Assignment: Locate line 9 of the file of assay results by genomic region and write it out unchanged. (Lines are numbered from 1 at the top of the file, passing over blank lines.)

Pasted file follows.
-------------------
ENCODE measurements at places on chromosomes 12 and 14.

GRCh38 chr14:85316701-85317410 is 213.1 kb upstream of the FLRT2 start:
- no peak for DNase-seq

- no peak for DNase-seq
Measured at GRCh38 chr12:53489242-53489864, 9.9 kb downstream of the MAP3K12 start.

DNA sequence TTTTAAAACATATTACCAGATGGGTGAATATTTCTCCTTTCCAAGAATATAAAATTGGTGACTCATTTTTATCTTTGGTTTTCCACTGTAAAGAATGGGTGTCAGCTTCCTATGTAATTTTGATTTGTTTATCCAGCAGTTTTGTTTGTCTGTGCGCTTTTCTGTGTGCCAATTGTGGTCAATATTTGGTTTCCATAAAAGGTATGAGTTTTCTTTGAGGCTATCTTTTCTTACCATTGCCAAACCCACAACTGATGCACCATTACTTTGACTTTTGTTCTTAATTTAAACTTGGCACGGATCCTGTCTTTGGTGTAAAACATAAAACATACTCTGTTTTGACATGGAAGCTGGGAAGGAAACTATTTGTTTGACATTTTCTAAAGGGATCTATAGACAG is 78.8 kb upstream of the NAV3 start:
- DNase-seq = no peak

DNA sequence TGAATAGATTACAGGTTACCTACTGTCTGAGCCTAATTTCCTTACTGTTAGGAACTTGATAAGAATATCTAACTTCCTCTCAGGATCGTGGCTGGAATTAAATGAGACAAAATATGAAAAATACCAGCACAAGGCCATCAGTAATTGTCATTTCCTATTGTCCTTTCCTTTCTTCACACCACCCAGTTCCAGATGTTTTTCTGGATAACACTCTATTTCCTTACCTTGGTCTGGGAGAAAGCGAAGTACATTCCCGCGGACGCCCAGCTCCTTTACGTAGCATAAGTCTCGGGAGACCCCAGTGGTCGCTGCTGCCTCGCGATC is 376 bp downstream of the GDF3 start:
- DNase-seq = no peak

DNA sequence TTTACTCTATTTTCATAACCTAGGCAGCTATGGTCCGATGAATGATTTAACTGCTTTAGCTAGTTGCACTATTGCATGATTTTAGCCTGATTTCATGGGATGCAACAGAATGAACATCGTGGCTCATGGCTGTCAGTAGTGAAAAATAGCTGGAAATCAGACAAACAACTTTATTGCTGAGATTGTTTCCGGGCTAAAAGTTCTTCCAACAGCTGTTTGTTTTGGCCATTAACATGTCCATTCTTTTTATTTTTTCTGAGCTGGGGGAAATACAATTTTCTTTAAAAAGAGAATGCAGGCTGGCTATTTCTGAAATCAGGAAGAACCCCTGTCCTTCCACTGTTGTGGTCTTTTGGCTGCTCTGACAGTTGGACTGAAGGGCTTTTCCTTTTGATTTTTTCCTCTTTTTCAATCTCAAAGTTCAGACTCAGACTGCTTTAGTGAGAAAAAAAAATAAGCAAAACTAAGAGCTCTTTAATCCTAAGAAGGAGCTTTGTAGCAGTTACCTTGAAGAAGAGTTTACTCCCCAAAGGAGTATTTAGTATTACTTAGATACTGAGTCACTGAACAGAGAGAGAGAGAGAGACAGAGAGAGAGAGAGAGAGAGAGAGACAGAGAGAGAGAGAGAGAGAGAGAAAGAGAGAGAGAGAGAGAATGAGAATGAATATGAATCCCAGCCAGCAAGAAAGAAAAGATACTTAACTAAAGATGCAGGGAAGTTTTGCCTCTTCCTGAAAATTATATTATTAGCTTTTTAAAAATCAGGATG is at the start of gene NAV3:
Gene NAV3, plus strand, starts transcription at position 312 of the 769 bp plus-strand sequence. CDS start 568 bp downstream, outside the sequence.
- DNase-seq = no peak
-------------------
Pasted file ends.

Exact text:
- DNase-seq = no peak